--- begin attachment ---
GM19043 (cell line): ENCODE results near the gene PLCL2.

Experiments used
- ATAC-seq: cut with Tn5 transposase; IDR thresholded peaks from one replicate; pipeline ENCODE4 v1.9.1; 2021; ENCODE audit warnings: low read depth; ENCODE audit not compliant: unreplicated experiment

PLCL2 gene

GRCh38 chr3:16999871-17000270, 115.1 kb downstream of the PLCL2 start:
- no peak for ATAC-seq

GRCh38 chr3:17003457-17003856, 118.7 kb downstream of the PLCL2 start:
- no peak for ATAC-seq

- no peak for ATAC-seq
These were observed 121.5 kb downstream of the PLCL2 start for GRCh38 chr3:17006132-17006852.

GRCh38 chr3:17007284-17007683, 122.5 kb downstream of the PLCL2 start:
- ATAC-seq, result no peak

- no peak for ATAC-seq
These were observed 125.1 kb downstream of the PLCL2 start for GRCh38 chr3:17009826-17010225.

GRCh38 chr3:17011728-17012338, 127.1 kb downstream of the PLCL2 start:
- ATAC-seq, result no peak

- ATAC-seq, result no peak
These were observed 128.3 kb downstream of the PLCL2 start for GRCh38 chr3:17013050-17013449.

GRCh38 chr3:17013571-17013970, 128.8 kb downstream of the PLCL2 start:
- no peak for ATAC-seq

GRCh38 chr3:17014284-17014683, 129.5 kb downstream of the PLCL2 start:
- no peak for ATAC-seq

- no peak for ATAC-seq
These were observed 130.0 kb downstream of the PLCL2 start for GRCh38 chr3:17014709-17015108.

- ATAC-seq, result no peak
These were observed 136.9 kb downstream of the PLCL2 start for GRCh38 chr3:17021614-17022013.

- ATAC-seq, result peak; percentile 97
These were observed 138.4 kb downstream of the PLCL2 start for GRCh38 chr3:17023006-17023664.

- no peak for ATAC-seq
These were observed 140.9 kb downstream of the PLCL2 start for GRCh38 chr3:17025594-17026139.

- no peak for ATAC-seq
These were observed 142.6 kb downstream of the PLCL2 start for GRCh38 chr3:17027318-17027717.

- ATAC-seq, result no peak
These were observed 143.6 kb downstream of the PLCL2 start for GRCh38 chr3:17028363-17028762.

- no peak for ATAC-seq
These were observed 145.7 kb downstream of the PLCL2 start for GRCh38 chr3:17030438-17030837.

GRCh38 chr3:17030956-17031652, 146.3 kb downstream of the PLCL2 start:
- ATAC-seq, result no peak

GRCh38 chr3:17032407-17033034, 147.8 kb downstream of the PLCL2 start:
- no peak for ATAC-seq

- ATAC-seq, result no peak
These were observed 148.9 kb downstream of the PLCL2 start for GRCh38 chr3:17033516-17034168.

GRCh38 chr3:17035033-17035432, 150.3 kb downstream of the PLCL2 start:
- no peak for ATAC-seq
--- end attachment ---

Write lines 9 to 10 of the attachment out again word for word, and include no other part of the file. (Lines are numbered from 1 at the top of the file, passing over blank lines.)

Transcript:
- no peak for ATAC-seq
These were observed 121.5 kb downstream of the PLCL2 start for GRCh38 chr3:17006132-17006852.